IOC bans Russia from 2018 Winter Olympics in Pyeongchang

The IOC has banned the Russian Olympic team from competing at the 2018 Olympic Games.

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IOC bans Russia from 2018 Winter Olympics in PyeongChang
Seoul/South Korea - October 12 2017: Mascot of the XXIII Olympic Winter Games. White tiger Soohorang is the official symbol of the 2018 Winter Olympics in PyeongChang. Photo: efired, Bigstock

Russia has been banned from the Olympic Games in PyeongChang, South Korea in 2018 following a decision by the International Olympic committee (IOC). No officials are permitted to attend nor will their anthem or flag be displayed during the Games.

Athletes from Russia willing to participate will have to do so as individuals and wear a neutral uniform. The official record books also won’t show any record of Russia receiving medals should any Russian athletes succeed at the Games.

The punishment comes as a result of the exposed doping system employed by the nation in previous Games. Following an in depth investigation into the Russian Olympics team, officials and the government, it was reiterated what had been known for some time – many Russian athletes were guilty of doping.

The final ruling stated that the nation had been found guilty of “executing an extensive, state-backed doping program”. The systematic doping is said to rival that only of East Germany in the 1960s through 1980s that has since because notorious.

It was rumoured that the Russian Olympic Committee (ROC) had threatened to boycott should such a decision be handed down. The president of the ROC, Alexander Zhukov, said on Wednesday Tuesday that many of the athletes would challenge the result at the Court of Arbitration for Sport (CAS).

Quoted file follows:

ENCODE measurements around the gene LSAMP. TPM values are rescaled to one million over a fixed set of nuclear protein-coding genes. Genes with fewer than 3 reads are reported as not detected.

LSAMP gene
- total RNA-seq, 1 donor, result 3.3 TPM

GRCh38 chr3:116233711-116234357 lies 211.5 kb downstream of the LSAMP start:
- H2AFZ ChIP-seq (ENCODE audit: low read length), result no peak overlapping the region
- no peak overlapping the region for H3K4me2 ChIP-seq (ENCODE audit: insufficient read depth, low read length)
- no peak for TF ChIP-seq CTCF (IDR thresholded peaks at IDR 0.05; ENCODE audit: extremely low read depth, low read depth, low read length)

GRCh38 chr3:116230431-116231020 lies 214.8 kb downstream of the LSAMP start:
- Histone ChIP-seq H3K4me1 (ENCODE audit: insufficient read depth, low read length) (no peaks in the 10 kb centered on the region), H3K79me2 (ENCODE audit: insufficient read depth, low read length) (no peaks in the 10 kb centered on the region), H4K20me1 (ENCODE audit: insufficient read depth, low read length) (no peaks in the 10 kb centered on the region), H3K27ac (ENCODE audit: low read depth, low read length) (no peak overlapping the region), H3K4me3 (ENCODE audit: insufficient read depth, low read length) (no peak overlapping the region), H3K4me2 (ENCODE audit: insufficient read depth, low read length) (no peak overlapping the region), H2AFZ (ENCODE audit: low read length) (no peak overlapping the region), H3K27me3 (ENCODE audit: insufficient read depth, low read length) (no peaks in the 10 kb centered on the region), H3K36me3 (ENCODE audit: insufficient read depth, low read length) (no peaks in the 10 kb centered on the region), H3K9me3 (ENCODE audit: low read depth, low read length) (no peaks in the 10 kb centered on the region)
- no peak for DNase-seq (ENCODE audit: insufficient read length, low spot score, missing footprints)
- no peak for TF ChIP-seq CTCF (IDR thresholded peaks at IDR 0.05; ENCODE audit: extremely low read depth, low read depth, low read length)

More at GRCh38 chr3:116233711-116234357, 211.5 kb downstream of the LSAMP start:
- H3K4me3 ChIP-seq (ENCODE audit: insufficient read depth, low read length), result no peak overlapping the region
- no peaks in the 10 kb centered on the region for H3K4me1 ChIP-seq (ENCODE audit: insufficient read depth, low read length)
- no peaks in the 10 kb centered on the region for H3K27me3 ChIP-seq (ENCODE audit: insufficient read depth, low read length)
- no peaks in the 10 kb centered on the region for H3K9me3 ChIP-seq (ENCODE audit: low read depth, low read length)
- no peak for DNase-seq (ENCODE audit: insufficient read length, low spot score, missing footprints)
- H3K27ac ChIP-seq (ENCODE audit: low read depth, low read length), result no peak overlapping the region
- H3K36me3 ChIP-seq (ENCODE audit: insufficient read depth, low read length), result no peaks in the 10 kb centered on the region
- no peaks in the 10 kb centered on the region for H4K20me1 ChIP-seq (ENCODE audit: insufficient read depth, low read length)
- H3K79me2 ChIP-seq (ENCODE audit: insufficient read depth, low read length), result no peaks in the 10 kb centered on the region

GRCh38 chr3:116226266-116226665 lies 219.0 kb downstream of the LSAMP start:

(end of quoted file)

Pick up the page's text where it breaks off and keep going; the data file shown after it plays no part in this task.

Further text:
Zhukov also said that the decision for eligible athletes to compete as neutrals at the Games would be finalised at a meeting on December 12.

Interestingly, the IOC has left the door open for some Russian athletes to compete as neutrals. Those who are determined to have undergone rigorous testing in recent years may well be allowed apply for permission to compete. Although this number is unknown, it is expected that the Russian contingent at the Winter Olympics in 2018 will be severely depleted.

The cheating on such a broad scale that was executed by Russia was not only amazing in the size of it, but also how it had been done. Russia’s own Olympic officials had coordinated for the Olympic laboratory for drug testing at the Games to be corrupted.

At the Sochi 2014 Games, a team organised by Russia’s sports ministry entered the laboratory to tamper with more than 100 urine samples of Russian athletes in order to cover up their steroid use. Since then, more than 24 athletes who competed at those games have been disqualified from the rankings with officials still sorting through the tampered samples.

The decision has been backed by Australia’s Chef De Mission for the 2018 Games, Ian Chesterman, stating that he believed it was “an appropriate and considered response by the IOC “.